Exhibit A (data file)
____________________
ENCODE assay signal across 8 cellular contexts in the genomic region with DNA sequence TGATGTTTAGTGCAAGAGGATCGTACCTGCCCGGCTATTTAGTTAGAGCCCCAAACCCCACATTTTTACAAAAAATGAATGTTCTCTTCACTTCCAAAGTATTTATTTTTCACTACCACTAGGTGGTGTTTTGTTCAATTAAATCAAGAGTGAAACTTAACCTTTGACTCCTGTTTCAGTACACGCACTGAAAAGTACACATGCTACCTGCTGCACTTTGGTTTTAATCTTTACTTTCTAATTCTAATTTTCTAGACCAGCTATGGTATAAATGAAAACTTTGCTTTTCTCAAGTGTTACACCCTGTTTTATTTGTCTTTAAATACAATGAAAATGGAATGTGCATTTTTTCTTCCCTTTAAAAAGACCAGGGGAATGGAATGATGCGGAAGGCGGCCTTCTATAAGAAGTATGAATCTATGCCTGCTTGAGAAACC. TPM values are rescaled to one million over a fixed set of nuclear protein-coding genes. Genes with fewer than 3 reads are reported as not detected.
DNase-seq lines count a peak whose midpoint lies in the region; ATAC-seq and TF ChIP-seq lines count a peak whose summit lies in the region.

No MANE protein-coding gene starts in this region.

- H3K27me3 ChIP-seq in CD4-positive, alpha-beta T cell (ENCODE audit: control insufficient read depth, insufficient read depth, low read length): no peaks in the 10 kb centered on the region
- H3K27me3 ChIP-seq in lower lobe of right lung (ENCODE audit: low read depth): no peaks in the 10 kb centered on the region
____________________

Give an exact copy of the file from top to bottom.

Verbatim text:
ENCODE assay signal across 8 cellular contexts in the genomic region with DNA sequence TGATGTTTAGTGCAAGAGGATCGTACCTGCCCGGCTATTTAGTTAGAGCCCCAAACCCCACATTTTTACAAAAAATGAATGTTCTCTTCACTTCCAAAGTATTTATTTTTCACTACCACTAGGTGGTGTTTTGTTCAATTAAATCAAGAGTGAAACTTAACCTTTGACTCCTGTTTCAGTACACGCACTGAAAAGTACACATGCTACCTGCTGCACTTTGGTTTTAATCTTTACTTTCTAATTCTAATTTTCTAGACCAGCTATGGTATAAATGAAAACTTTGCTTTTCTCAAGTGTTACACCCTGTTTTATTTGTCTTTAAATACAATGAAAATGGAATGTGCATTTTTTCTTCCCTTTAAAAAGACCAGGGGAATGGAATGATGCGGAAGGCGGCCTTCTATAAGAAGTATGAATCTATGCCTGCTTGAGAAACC. TPM values are rescaled to one million over a fixed set of nuclear protein-coding genes. Genes with fewer than 3 reads are reported as not detected.
DNase-seq lines count a peak whose midpoint lies in the region; ATAC-seq and TF ChIP-seq lines count a peak whose summit lies in the region.

No MANE protein-coding gene starts in this region.

- H3K27me3 ChIP-seq in CD4-positive, alpha-beta T cell (ENCODE audit: control insufficient read depth, insufficient read depth, low read length): no peaks in the 10 kb centered on the region
- H3K27me3 ChIP-seq in lower lobe of right lung (ENCODE audit: low read depth): no peaks in the 10 kb centered on the region